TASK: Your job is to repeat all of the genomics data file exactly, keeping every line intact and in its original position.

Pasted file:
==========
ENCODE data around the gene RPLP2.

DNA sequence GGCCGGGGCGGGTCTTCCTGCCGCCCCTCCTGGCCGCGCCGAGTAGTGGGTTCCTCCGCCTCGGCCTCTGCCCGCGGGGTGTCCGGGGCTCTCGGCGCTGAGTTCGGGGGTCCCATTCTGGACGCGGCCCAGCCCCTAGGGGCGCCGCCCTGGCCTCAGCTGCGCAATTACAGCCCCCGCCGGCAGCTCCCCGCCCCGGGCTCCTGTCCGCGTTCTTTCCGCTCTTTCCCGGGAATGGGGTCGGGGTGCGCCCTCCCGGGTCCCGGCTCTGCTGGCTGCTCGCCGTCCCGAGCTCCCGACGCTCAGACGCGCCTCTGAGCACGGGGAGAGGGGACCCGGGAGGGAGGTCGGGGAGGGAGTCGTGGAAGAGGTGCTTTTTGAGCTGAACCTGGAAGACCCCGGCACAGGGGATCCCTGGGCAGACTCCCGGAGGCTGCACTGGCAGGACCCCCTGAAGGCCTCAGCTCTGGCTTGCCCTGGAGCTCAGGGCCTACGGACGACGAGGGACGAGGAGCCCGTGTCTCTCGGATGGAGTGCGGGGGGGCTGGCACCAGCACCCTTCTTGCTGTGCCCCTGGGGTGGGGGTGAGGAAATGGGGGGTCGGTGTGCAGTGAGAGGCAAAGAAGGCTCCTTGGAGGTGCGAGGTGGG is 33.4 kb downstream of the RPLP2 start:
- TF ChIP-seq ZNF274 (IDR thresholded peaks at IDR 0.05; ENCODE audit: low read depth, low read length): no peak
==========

ENCODE data around the gene RPLP2.

DNA sequence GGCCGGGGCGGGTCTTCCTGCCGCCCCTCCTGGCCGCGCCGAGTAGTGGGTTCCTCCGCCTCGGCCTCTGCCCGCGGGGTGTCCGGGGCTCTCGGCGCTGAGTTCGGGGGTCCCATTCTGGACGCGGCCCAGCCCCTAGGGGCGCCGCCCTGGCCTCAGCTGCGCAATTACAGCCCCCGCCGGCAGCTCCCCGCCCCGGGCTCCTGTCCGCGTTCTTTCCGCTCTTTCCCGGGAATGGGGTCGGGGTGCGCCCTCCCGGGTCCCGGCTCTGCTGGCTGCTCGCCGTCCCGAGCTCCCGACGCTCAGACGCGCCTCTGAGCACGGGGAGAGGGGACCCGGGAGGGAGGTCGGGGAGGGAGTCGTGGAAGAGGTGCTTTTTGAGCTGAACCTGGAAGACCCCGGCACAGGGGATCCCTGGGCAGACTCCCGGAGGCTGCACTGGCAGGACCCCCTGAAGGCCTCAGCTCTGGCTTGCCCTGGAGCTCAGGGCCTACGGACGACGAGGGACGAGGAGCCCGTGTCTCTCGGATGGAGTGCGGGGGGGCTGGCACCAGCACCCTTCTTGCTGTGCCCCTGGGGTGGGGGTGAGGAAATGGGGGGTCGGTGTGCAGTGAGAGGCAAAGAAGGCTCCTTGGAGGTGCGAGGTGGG is 33.4 kb downstream of the RPLP2 start:
- TF ChIP-seq ZNF274 (IDR thresholded peaks at IDR 0.05; ENCODE audit: low read depth, low read length): no peak